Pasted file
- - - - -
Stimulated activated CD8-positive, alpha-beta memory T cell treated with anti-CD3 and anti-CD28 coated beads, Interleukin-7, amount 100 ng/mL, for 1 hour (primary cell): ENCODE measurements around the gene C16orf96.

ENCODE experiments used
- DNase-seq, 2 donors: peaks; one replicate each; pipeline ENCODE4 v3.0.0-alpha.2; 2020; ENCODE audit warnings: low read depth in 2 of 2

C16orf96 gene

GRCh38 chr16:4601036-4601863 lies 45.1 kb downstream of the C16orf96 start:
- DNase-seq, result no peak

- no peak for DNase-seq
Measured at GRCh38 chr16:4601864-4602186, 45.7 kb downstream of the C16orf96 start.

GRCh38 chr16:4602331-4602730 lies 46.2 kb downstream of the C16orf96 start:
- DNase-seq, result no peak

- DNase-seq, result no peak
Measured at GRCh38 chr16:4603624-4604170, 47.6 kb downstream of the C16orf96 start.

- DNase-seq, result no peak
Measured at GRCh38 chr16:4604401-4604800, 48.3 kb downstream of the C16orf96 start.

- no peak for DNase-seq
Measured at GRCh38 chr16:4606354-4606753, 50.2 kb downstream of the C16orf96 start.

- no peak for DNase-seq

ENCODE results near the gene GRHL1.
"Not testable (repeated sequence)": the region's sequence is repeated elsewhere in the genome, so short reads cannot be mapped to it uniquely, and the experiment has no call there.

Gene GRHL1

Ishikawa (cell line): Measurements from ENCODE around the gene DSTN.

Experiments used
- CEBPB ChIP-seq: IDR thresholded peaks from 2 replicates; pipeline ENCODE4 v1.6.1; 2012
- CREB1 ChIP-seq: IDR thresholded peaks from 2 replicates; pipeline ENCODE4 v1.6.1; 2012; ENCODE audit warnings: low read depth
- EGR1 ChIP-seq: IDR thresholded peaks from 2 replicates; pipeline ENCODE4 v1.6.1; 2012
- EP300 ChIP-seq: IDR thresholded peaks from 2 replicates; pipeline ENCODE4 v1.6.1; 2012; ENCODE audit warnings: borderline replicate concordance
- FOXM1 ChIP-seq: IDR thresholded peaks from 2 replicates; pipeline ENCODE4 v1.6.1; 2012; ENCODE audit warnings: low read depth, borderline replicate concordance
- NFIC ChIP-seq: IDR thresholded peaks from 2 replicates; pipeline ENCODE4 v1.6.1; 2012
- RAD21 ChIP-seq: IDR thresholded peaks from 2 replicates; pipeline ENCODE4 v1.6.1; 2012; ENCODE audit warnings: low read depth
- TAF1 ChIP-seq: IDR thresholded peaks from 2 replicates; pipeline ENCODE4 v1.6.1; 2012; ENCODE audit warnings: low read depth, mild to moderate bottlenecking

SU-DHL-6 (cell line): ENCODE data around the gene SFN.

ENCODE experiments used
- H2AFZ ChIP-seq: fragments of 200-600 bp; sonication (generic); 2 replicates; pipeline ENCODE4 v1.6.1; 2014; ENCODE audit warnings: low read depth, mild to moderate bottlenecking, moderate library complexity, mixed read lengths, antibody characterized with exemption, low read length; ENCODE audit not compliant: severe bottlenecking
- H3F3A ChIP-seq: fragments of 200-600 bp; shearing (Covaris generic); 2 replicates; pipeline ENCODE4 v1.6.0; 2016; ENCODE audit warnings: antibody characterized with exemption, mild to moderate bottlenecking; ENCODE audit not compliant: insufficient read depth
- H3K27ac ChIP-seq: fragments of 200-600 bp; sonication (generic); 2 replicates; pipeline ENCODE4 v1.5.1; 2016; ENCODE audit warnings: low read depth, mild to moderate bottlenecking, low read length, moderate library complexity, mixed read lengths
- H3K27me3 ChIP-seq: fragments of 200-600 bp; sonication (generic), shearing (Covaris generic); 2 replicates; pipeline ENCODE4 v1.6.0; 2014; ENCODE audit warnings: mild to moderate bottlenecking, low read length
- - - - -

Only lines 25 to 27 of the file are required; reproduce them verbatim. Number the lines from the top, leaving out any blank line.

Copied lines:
- EGR1 ChIP-seq: IDR thresholded peaks from 2 replicates; pipeline ENCODE4 v1.6.1; 2012
- EP300 ChIP-seq: IDR thresholded peaks from 2 replicates; pipeline ENCODE4 v1.6.1; 2012; ENCODE audit warnings: borderline replicate concordance
- FOXM1 ChIP-seq: IDR thresholded peaks from 2 replicates; pipeline ENCODE4 v1.6.1; 2012; ENCODE audit warnings: low read depth, borderline replicate concordance